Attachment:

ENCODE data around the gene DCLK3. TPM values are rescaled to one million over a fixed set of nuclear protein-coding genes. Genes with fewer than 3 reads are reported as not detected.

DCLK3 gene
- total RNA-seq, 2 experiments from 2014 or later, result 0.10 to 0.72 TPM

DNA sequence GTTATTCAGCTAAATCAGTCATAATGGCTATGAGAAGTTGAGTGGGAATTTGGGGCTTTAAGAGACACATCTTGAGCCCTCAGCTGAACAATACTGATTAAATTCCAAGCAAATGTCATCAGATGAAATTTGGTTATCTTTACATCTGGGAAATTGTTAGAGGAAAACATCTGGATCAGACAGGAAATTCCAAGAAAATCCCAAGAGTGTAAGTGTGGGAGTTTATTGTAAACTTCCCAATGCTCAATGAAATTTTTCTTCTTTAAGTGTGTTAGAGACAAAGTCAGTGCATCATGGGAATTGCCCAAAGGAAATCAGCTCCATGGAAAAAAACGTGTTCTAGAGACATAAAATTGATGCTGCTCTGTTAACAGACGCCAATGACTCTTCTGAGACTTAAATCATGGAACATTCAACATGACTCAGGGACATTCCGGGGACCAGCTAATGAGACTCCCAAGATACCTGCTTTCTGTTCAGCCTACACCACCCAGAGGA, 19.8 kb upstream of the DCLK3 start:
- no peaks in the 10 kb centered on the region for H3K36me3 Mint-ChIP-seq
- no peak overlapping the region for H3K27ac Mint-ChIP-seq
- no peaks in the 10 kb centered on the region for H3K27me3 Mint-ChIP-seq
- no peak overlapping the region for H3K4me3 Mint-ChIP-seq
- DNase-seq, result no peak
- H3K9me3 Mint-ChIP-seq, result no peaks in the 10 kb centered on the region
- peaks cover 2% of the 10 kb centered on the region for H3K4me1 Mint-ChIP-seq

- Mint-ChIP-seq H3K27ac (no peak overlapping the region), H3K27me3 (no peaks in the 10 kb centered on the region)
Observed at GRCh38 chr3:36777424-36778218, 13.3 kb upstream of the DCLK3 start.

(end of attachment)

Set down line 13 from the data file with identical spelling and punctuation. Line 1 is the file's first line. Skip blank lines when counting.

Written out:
Observed at GRCh38 chr3:36777424-36778218, 13.3 kb upstream of the DCLK3 start.